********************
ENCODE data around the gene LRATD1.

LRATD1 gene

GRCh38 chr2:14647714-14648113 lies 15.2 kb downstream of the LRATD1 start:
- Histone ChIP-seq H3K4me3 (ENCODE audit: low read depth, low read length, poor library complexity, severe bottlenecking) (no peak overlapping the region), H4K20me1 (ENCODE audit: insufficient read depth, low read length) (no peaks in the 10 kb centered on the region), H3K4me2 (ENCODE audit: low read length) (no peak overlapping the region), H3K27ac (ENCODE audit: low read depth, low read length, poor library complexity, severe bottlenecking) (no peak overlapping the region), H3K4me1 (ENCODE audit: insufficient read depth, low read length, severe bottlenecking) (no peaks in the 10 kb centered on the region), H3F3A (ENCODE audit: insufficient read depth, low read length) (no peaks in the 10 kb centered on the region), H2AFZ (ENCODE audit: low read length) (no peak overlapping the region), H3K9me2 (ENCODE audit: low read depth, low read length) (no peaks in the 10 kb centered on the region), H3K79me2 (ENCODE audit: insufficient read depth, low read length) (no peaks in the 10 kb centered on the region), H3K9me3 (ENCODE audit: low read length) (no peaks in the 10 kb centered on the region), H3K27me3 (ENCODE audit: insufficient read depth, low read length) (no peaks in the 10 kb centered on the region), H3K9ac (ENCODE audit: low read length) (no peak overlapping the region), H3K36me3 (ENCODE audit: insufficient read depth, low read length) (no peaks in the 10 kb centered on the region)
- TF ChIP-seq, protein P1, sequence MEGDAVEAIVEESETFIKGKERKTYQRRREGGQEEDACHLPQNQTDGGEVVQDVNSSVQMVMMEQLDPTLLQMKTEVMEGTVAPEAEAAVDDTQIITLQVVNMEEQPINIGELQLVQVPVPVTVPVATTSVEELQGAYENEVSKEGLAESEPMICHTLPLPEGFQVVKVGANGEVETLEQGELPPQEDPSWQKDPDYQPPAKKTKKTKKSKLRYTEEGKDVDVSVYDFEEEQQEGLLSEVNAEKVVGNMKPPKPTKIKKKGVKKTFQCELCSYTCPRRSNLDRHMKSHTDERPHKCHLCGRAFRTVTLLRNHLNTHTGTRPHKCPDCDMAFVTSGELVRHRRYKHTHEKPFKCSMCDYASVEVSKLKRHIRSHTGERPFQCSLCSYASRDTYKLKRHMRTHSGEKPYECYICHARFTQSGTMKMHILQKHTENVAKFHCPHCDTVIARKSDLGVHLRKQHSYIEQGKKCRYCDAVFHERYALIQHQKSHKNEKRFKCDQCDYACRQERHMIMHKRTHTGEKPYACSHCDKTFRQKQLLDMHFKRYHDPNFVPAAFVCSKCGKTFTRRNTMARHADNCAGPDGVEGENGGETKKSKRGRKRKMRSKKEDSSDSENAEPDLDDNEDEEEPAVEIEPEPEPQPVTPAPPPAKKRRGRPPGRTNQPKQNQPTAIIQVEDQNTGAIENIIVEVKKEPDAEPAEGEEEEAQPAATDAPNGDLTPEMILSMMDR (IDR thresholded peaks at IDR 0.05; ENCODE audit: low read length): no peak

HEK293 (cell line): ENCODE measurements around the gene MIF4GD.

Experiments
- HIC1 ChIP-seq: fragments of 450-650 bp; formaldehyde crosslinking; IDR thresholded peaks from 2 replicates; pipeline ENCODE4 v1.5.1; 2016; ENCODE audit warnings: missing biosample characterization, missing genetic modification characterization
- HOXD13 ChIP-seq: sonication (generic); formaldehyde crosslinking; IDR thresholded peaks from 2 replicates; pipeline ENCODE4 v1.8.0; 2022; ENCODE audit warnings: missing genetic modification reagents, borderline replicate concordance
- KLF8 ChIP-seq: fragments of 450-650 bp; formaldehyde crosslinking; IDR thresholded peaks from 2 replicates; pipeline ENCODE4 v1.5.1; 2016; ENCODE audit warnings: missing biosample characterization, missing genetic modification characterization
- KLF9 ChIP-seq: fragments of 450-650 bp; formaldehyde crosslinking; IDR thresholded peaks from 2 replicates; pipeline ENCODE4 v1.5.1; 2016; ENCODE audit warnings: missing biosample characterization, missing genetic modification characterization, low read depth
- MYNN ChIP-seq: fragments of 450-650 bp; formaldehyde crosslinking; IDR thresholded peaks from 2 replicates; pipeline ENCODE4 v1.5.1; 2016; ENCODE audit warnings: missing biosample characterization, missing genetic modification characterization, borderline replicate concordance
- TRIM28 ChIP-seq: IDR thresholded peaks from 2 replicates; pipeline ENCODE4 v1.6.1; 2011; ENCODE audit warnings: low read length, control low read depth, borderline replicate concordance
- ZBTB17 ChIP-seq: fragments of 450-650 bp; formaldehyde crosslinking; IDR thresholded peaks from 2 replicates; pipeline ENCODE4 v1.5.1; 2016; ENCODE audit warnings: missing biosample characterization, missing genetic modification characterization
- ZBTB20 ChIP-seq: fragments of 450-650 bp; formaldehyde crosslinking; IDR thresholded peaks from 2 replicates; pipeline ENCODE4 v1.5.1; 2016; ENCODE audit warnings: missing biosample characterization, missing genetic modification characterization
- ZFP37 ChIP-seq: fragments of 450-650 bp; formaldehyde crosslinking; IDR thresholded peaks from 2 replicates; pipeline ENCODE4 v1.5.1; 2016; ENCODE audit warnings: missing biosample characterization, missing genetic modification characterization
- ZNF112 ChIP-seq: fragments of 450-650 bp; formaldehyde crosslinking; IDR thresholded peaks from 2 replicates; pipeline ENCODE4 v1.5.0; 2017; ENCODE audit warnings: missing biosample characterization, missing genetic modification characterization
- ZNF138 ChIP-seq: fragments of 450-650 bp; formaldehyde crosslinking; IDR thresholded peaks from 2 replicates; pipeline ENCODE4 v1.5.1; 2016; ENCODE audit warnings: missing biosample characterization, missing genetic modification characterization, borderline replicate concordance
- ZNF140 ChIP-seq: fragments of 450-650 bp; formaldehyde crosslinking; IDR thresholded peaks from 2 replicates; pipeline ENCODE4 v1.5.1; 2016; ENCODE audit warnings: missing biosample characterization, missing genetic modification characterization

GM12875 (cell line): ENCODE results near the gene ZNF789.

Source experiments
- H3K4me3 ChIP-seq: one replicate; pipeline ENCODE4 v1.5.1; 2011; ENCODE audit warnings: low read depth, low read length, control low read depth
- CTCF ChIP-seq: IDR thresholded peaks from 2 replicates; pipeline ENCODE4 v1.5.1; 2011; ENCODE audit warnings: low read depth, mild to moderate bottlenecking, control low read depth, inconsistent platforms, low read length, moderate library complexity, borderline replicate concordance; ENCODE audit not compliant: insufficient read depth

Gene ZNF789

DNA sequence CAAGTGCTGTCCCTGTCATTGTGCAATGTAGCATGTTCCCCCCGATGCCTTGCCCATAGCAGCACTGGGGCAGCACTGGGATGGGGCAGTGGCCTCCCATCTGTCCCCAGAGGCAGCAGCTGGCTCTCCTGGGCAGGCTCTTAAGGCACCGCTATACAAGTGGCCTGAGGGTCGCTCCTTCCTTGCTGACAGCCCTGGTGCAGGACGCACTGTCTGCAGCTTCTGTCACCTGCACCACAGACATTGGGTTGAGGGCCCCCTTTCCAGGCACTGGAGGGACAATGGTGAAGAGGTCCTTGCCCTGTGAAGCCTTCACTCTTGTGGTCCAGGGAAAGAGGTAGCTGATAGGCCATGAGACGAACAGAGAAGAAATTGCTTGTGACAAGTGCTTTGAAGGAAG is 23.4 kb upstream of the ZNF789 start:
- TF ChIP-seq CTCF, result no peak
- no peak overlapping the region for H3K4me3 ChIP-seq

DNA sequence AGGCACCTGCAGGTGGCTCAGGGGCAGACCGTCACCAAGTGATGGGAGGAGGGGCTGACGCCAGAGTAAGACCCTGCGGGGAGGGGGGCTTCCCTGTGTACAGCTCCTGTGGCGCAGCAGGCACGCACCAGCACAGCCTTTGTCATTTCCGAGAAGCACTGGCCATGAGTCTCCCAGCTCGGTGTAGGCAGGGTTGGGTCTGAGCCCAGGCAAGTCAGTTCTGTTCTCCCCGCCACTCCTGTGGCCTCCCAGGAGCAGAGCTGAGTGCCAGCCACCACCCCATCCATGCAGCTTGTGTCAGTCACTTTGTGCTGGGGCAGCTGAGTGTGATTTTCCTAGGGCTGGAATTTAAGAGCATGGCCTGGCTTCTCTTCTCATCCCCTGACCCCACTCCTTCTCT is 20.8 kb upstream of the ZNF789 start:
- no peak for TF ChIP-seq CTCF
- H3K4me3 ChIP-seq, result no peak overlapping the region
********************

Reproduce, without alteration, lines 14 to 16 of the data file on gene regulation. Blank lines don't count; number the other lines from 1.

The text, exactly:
- ZBTB17 ChIP-seq: fragments of 450-650 bp; formaldehyde crosslinking; IDR thresholded peaks from 2 replicates; pipeline ENCODE4 v1.5.1; 2016; ENCODE audit warnings: missing biosample characterization, missing genetic modification characterization
- ZBTB20 ChIP-seq: fragments of 450-650 bp; formaldehyde crosslinking; IDR thresholded peaks from 2 replicates; pipeline ENCODE4 v1.5.1; 2016; ENCODE audit warnings: missing biosample characterization, missing genetic modification characterization
- ZFP37 ChIP-seq: fragments of 450-650 bp; formaldehyde crosslinking; IDR thresholded peaks from 2 replicates; pipeline ENCODE4 v1.5.1; 2016; ENCODE audit warnings: missing biosample characterization, missing genetic modification characterization